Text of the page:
Janie Parrish (1898 - 1978)

A photo of Janie Parrish
Add photo
Janie Parrish
1898 - 1978
November 28, 1898
October 1978
Janie Parrish was born on November 28, 1898. She died in October 1978 at 79 years of age.
Updated: February 6, 2019
Show & Tell Her Story
Share your memories, stories, and photos so that Janie is always remembered.
Update biobiography
What's this?

This collaborative biography is for you to show & tell Janie's life so that she is always remembered.

Janie Parrish
Most commonly known as
Janie Parrish
Full name
Other names or aliases
Janie Parrish was born on
Janie Parrish died in
Janie Parrish was born on
Janie Parrish died in

Average Age

Life Expectancy

Looking for a different Janie Parrish?
View other bios of people named Janie Parrish

Janie's Family Tree

Janie Parrish


Friends can be as close as family. Add Janie's family friends, and her friends from childhood through adulthood.

Add bio

Leave a comment to ask questions, share information, or simply to show that you care about Janie.


Share Janie's obituary or write your own to preserve her legacy.

Janie Parrish passed away in October 1978 at age 79. She was born on November 28, 1898. We have no information about Janie's surviving family.

Refresh this page to see various historical events that occurred during Janie's lifetime.

In 1898, in the year that Janie Parrish was born, on March 24th, Robert Allison of Pennsylvania became the first person to buy an American-built car. He bought a Winton, which he had seen in an advertisement in Scientific American. The Winton, built in Ohio, was made by hand and came with a leather roof, padded seats, gas lamps, and tires made by B.F. Goodrich.

In 1908, Janie was merely 10 years old when President Theodore Roosevelt held the White House Conservation Conference, which lead to the establishment of the National Conservation Commission. Preparing the first inventory of the United State's natural resources, the commission was divided into four parts: water, forests, lands, and minerals.

In 1930, Janie was 32 years old when as head of the Motion Picture Producers and Distributors of America, William Hays established a code of decency that outlined what was acceptable in films. The public - and government - had felt that films in the '20's had become increasingly risque and that the behavior of its stars was becoming scandalous. Laws were being passed. In response, the heads of the movie studios adopted a voluntary "code", hoping to head off legislation. The first part of the code prohibited "lowering the moral standards of those who see it", called for depictions of the "correct standards of life", and forbade a picture from showing any sort of ridicule towards a law or "creating sympathy for its violation". The second part dealt with particular behavior in film such as homosexuality, the use of specific curse words, and miscegenation.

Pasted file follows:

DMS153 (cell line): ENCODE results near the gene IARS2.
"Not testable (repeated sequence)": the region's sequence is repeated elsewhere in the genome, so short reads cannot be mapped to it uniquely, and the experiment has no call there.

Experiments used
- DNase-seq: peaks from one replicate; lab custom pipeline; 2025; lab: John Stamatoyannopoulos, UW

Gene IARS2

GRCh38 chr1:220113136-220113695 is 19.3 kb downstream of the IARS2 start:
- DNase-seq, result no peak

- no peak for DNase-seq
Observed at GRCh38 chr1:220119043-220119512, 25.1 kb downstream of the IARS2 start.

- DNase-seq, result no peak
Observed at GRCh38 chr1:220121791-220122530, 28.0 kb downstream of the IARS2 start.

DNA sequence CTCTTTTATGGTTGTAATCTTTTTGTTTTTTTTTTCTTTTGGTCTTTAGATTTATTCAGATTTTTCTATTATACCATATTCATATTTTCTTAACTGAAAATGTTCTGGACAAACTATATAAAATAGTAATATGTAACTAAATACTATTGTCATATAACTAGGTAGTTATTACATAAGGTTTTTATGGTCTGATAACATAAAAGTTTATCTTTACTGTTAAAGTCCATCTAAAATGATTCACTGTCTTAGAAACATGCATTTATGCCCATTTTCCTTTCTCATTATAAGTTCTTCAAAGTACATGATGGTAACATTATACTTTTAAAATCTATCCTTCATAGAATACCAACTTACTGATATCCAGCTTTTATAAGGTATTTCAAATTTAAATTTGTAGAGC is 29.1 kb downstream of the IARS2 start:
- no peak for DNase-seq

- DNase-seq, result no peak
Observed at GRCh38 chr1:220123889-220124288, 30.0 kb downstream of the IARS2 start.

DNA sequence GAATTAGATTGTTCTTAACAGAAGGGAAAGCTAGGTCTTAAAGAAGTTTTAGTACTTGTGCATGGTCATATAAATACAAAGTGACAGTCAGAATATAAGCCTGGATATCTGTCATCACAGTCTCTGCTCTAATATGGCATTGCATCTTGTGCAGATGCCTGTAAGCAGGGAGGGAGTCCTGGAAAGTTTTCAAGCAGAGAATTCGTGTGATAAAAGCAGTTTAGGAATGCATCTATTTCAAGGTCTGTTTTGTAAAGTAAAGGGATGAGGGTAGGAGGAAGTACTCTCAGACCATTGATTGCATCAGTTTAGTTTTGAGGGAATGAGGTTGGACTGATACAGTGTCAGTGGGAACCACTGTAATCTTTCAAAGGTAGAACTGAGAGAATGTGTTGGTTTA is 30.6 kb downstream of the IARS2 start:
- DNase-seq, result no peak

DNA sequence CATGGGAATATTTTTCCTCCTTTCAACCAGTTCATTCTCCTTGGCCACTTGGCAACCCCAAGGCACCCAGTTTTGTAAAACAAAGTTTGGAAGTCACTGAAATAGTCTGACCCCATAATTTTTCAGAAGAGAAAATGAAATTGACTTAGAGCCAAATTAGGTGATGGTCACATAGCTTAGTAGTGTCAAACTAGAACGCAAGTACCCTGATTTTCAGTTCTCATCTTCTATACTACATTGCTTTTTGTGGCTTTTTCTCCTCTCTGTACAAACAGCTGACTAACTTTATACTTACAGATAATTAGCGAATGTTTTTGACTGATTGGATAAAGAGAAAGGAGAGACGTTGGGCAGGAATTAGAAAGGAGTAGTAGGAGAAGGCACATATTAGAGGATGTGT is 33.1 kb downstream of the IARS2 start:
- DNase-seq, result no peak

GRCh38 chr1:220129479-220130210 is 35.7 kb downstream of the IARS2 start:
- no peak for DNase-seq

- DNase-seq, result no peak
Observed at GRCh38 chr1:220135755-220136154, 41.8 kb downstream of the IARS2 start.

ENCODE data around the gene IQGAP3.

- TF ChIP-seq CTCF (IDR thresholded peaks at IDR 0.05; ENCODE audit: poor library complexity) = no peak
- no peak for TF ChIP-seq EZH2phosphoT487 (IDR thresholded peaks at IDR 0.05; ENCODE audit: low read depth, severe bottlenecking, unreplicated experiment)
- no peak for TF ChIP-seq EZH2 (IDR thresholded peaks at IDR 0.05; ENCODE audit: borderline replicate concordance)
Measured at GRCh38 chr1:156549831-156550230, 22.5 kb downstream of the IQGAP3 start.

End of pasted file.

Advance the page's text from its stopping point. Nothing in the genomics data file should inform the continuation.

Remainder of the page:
In 1947, she was 49 years old when in June, the Marshall Plan was proposed to help European nations recover economically from World War II. It passed the conservative Republican Congress in March of 1948. After World War I, the economic devastation of Germany caused by burdensome reparations payments led to the rise of Hitler. The Allies didn't want this to happen again and the Marshall Plan was devised to make sure that those conditions didn't arise again.

In 1978, in the year of Janie Parrish's passing, on July 25th, Louise Brown, the first "test-tube baby", was born at Oldham Hospital in London. Louise was conceived through IVF (in vitro fertilization), a controversial and experimental procedure at the time.

Other Janie Parrishes

Other Parrishes

Other Bios

Created on Jun 04, 2020 by Daniel Pinna
See Success Stories
"Thank you for helping me find my family & friends again so many years after I lost them. I get the chance to remember them all this time later."

Highlights of just a few of the many successes of sharing memories on AncientFaces. From reuniting lost or 'orphan' photos with their families, seeing faces of relatives for the first time, to the many connections made with family & friends.

These special moments are why it's important we share.
Back to Top